Counter Intelligence

Five on Food: Articles From the Wednesday Dining Pages

Posted in General Interest by melissamccart on December 31, 2008

1) Punch Makes a Classic Comeback. Los Angeles Times. Here in DC, it’s on the menu at The Gibson.

2) . . . A Rancho Style Repast. San Francisco Chronicle. Inspiration for a two-breakfast morning.

3) The Fixe Is In. Washington Post. DC restaurant deals in abundance.

4) How Caramel Developed a Taste for Salt. New York Times. It’s the flavor combination of the year.

5) Ten Take A Bow. Chicago Tribune. The ten most read recipes of the year.


Favorite Food Books:Blogger and Freelance Writer, Amanda McClements

Posted in General Interest, Recipes by melissamccart on December 22, 2008

Metrocurean and writer extraordinaire Amanda McClements lists her favorite books, only one of which I’ve read.  More to add to my list:

1. Bill Neal’s Southern Cooking. When I was growing up in Chapel Hill, Bill Neal’s restaurant Crook’s Corner defined Southern cooking and gave it new respect and national recognition. The shrimp and grits are legendary. The late chef’s book is full of great Southern classics like spoon bread, Hoppin’ John and fried chicken with country gravy. The one recipe I probably won’t make anytime soon: possum with sweet potatoes.

2. The Lee Bros. Southern Cookbook. Twenty years after Bill Neal’s book put Southern cooking in the spotlight, the Lee brothers did it again. I love reading it as much for the stories and history as the recipes.

3. Quick Vegetarian Pleasures. This was one of the first cookbooks my mom gave me when I went to college (though neither of us are vegetarian). It’s my go-to for meatless meal inspiration. The vegetable curry is super easy and really flavorful.

4. I Like You: Hospitality Under the Influence. This spoof cookbook by Amy Sedaris is absolutely hilarious. The best piece of advice: don’t cook in wizard sleeves. A great gift for friends with a good sense of humor.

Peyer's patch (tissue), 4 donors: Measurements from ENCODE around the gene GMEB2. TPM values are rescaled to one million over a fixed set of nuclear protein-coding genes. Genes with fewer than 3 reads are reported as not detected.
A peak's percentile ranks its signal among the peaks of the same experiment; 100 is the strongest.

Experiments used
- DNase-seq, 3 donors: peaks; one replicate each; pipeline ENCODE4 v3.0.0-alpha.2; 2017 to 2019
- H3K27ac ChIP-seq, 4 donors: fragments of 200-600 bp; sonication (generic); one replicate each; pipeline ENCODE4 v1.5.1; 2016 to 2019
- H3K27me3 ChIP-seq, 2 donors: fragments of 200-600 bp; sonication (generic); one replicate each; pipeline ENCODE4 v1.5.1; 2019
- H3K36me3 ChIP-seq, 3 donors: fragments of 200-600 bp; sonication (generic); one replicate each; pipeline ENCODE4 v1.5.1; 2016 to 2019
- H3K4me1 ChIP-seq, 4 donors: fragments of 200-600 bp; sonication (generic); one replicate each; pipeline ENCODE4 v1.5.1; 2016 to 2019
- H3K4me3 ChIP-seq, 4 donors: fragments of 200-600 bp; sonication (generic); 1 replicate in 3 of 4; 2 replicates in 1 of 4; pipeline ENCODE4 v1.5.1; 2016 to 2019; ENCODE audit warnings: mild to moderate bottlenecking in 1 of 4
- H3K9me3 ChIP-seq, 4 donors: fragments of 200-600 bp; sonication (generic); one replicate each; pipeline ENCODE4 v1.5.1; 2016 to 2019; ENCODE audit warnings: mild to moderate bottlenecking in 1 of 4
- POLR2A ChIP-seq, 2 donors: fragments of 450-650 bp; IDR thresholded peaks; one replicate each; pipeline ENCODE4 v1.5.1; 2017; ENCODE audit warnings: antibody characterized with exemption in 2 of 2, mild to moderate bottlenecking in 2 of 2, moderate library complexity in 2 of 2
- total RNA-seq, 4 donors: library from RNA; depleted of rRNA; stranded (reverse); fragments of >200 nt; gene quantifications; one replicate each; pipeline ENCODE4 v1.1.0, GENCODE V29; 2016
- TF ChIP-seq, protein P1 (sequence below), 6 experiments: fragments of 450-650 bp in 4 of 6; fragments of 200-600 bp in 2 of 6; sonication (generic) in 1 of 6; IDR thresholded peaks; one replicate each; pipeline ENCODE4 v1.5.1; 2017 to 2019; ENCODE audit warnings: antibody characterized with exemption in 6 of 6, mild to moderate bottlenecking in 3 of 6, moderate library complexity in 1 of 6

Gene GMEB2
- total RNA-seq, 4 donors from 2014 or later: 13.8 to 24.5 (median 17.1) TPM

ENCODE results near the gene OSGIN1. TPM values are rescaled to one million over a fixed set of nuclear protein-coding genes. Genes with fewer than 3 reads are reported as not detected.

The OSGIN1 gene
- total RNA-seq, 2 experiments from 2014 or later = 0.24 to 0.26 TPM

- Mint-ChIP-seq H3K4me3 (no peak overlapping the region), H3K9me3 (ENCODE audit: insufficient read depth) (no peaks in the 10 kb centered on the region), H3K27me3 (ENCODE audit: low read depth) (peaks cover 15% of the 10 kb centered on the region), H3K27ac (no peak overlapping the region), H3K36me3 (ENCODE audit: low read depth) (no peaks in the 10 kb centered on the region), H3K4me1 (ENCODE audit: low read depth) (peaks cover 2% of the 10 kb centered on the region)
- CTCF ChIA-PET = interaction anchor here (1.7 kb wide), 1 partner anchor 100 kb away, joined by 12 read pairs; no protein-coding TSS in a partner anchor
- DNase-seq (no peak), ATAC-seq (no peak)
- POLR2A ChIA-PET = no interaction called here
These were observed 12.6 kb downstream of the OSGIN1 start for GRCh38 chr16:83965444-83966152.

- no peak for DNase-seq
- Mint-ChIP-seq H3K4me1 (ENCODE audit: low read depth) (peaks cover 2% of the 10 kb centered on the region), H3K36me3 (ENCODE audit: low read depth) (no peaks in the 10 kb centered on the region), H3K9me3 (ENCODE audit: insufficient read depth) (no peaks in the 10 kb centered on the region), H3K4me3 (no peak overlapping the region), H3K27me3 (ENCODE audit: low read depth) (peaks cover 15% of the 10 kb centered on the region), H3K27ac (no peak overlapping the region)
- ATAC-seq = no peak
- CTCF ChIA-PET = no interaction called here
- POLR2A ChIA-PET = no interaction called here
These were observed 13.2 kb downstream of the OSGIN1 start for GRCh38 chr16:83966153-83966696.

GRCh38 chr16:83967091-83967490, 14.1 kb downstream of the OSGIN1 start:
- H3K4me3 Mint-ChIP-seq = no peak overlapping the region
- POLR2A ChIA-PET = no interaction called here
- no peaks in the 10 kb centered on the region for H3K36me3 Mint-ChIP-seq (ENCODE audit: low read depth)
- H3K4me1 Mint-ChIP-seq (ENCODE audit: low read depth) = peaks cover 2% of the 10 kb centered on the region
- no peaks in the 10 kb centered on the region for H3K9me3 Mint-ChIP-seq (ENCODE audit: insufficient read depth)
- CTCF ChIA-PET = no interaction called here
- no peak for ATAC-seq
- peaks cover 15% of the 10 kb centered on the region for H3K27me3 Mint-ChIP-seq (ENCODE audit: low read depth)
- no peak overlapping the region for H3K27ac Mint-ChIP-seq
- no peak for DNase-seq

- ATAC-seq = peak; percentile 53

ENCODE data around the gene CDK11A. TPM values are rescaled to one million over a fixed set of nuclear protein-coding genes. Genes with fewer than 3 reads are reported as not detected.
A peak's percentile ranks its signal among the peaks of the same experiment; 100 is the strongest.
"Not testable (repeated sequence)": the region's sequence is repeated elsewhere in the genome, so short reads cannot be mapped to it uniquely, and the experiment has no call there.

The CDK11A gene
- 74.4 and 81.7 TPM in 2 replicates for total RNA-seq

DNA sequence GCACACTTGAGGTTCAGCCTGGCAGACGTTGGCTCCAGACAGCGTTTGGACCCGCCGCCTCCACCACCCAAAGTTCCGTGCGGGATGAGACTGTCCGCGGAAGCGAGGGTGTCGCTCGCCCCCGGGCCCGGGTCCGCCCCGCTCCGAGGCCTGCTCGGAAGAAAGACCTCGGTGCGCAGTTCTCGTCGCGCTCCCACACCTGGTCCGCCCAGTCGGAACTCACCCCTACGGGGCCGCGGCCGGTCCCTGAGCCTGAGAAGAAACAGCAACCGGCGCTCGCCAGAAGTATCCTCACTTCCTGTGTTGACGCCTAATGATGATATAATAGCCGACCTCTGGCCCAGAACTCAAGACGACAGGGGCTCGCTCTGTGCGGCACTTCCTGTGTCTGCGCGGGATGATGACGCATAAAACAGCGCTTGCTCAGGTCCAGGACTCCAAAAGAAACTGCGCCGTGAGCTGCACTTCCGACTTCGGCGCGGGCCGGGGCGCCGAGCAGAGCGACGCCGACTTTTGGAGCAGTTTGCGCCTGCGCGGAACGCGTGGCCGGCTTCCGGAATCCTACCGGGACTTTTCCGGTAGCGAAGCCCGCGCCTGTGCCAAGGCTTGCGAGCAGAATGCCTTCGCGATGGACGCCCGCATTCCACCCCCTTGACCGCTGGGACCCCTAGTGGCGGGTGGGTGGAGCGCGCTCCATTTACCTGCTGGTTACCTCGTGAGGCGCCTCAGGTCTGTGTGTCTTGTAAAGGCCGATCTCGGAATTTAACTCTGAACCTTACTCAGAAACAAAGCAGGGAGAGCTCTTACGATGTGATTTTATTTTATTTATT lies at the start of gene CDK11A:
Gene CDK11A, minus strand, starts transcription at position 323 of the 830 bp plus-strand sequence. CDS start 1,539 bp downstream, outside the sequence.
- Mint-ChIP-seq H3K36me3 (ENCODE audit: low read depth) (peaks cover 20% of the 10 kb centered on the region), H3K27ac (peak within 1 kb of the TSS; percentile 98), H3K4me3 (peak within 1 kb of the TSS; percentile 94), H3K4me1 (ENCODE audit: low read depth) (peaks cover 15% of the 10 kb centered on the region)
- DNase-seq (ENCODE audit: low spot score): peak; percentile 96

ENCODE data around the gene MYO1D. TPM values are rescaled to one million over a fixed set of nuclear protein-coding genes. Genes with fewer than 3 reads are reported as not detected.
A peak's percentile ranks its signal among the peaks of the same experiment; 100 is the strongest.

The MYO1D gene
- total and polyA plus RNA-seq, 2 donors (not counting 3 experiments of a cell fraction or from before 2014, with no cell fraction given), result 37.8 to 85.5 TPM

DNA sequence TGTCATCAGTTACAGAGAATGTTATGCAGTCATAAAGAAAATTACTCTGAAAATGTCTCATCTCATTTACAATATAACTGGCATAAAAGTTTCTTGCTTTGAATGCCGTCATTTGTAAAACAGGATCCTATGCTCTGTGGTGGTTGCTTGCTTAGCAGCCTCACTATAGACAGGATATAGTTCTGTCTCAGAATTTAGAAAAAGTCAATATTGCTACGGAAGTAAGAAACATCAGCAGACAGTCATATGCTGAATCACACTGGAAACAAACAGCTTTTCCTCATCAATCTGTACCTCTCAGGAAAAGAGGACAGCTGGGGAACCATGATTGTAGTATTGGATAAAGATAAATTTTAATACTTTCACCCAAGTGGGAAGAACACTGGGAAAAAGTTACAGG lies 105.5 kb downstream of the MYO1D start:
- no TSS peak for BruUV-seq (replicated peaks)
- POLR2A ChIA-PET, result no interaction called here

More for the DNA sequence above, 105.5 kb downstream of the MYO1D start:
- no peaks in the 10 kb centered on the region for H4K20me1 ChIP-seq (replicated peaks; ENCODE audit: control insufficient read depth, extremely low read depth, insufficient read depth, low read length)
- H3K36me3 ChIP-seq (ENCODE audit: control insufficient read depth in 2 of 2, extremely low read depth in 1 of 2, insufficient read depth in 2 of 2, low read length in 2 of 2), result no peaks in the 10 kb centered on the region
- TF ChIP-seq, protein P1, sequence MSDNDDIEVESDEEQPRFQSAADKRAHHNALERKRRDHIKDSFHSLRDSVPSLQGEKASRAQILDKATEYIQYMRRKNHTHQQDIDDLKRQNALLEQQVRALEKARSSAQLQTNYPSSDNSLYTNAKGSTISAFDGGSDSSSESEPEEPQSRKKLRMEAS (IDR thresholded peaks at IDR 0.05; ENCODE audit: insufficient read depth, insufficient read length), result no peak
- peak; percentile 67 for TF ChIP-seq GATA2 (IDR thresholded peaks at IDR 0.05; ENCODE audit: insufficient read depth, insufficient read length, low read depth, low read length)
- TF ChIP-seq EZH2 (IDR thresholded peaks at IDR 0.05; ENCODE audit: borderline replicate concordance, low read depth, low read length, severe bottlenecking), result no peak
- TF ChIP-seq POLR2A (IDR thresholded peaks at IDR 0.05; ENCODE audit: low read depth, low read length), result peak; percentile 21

Holiday Menus from the ’50’s

Posted in Recipes by melissamccart on December 22, 2008

I’m booked to cook for Christmas dinner, featuring pork for the main. My father wants a brined bourbon and molasses deal, but that doesn’t seem very Christmasy. So I decided to look through Gourmet’s archives and came up with this terrific menu list from the ’50s.

In my brainstorming, I have liked this pork recipe,  Mario’s nine herb salad (mint, rosemary, parsley, thyme, oregano, basil, chives, spinach, lemon juice, olive oil); some kind of fennel (braised in white wine or as a gratin); glazed parsnips and carrots, gougeres, crispy potatoes from this month’s Gourmet, and chestnuts. Since they’re  everywhere,  I was thinking of this puree:

 Purée dc Marrons (Chestnut Purée)

With a sharp knife cut a slit or small cross in the rounded tops of 2 pounds of chestnuts and cook the chestnuts in a hot oven (425° F.) or under the broiler flame for 8 to 10 minutes. When the nuts are cool enough to handle, remove the shells and the skin beneath the shells. Put the chestnuts in a saucepan with enough salted water to cover and add 2 or 3 stalks of celery. Bring the water to a boil and simmer the nuts for 30 minutes, or until tender. Cool the nuts in the liquid.

Remove the chestnuts from the liquid and press them through a fine sieve. Reheat the purée with butter and cream, using 1 tablespoon each of butter and heavy cream for each cup of purée. Correct the seasoning with salt.

 I have no idea if  this menu works, or what to do for grazing food early on. And if my dad’s heart is set on bourbon and molasses, I’ll go with it and start over. . . .

What are you most excited about on your holiday menu?

Favorite Food Books: Nycci Nellis of Dishing It Out

Posted in District of Columbia by melissamccart on December 19, 2008

nycciNycci Nellis of The List Are You On It and Sunday’s foodie radio show, Dishing it Out, is an avid cookbook collector with over 600 titles on her shelves. “It’s the only thing I collect and I’m passionate about it,” she says.